Fluorescent viability stains overestimate chondrocyte viability in osteoarticular allografts.
BACKGROUND: Allografts from many tissue banks are carefully processed and stored with the goal of preserving chondrocyte viability. However, the importance of living chondrocytes for graft stability is unclear, in part because actual viabilities of individual allografts at the time of placement are seldom known. HYPOTHESES: Cell yields from allograft and fresh cartilage differ significantly if chondrocyte viability in allografts is lower than indicated by fluorescence staining with conventional viability probes. In addition, transmission electron microscopy will show significant differences in the percentage of morphologically abnormal chondrocytes in allograft and fresh cartilage. STUDY DESIGN: Controlled laboratory study. METHODS: Fluorescence viability staining, chondrocyte yield, and chondrocyte characteristics were studied in 8 commercial osteochondral allografts (7 hemicondyles, 1 talus) and 4 freshly harvested cartilage samples from an adult distal femur (age, 46 years), from an adult talus (age, 51 years), and from an adult tibial plateau (age, 29 years) and from a juvenile distal tibia (age, 9 years). Selected fresh and allograft specimens were repeatedly frozen and thawed to deliberately kill chondrocytes by membrane disruption. The findings were analyzed to determine if allograft and fresh cartilage were significantly different with respect to each of the 3 different outcome measures. RESULTS: Although fluorescent staining indicated that approximately 75% of chondrocytes were viable (calcein AM-labeled) in allograft cartilage, counterstaining with 4,'6-diamidino-2-phenylindole showed that fewer than 30% contained identifiable nuclei. In contrast, 100% of cells labeled as viable contained nuclei in fresh cartilage. Killing chondrocytes by freeze-thawing before staining did not diminish calcein AM staining in allograft cartilage but caused a significant reduction in fresh cartilage. The average yield of chondrocytes from allograft cartilage was less than 200,000/100 mg tissue, significantly lower than in fresh cartilage, which averaged more than 1.5 million/100 mg tissue. The yield from freeze-thawed controls was less than 24,000/100 mg. Cell numbers increased after 7 days of culture in all cases except for chondrocytes from freeze-thawed cartilage, an indication that the isolated cells were viable. Morphologic analysis by transmission electron microscopy revealed significant increases in the numbers of chondrocytes with pyknotic or absent nuclei or with disintegrated plasma membranes in allograft versus fresh cartilage. CONCLUSION: Conventional fluorescence probes are unreliable for analyzing chondrocyte viability in osteoarticular allografts. Alternative methods for assessment of viability, such as cell culture and ultrastructural imaging, may provide more accurate assessment of viability in allografts. CLINICAL RELEVANCE: Conventional staining methods that overestimate chondrocyte viability in osteoarticular allografts may mislead investigators attempting to assess the effects of chondrocyte viability on graft stability following implantation. A more reliable means to measure chondrocyte viability will be required to accurately assess these effects.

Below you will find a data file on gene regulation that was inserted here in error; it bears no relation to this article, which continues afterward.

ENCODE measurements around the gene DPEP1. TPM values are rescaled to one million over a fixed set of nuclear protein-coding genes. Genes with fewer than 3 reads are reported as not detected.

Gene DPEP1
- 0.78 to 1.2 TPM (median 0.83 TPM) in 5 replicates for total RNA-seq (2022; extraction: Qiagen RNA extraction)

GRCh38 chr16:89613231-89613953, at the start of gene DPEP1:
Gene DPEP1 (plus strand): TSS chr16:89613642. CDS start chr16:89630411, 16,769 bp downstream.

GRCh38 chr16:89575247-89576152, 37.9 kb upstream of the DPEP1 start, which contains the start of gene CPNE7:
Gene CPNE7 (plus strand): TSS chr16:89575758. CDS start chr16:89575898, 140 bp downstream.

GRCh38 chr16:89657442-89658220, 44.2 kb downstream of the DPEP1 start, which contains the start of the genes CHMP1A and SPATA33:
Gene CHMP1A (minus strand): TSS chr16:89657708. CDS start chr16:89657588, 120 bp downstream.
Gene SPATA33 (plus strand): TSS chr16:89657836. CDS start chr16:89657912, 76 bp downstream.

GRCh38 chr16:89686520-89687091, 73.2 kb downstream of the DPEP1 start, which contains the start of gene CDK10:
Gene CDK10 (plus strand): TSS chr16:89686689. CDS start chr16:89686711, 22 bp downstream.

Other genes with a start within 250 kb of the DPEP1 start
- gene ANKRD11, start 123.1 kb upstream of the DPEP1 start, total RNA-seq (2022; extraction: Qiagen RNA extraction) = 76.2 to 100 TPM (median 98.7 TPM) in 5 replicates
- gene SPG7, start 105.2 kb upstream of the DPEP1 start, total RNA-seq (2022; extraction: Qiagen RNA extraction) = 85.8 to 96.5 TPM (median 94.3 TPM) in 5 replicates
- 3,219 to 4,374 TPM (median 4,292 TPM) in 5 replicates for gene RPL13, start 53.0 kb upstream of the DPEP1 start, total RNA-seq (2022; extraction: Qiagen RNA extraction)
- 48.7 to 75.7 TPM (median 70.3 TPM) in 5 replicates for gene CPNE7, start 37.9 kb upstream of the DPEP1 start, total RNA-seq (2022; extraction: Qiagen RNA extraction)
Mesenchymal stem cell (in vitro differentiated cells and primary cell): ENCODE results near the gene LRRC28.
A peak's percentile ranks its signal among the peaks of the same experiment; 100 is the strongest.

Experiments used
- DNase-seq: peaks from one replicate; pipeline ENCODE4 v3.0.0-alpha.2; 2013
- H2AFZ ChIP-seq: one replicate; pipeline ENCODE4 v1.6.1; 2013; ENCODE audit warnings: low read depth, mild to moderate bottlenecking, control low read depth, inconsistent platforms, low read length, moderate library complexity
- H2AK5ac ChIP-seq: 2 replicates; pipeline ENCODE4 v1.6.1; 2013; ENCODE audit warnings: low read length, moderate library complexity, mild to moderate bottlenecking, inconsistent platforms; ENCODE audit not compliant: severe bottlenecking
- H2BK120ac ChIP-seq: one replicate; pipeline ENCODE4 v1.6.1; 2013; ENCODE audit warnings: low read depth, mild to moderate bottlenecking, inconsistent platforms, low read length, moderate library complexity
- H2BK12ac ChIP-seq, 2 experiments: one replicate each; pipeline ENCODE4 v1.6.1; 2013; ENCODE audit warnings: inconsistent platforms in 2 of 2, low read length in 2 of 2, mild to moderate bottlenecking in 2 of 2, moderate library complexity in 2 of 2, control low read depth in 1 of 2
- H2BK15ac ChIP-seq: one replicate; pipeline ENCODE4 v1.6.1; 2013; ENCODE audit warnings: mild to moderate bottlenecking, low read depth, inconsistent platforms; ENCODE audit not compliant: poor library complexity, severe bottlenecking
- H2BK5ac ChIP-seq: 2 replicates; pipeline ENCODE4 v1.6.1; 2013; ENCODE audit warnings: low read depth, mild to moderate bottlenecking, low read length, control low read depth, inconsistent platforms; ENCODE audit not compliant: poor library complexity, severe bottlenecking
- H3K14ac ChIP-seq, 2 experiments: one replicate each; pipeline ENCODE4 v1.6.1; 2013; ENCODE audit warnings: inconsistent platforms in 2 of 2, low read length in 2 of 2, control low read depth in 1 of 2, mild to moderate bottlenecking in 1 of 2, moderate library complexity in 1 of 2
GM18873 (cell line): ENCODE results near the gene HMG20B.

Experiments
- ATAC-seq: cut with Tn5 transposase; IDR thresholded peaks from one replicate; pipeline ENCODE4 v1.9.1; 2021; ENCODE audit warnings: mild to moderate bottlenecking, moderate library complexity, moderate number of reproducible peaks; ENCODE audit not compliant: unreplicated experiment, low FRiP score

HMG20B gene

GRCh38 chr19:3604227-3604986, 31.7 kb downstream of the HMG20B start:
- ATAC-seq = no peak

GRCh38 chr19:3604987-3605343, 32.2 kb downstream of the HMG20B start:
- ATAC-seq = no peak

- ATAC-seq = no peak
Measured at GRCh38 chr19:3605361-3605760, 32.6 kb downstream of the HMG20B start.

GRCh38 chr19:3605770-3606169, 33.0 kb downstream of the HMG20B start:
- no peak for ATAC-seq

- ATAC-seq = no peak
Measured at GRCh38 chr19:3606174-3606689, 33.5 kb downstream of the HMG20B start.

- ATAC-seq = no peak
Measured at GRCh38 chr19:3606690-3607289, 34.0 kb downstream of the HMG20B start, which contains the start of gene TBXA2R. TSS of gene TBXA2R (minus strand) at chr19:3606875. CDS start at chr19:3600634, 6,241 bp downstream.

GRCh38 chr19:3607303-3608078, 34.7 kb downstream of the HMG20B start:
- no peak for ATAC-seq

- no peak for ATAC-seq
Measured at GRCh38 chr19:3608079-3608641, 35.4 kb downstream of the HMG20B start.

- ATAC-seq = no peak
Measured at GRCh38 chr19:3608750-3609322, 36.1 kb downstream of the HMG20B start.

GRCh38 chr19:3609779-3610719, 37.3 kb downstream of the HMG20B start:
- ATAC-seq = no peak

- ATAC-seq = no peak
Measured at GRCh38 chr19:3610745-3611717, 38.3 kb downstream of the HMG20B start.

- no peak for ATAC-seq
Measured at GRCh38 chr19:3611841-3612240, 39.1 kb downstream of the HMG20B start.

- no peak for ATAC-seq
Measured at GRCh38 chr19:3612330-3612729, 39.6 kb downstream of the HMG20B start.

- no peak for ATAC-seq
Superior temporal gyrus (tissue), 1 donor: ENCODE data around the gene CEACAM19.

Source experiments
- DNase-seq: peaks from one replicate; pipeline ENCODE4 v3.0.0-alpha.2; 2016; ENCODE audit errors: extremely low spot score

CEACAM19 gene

Lightfoot, A; Martin, J; Amendola, A
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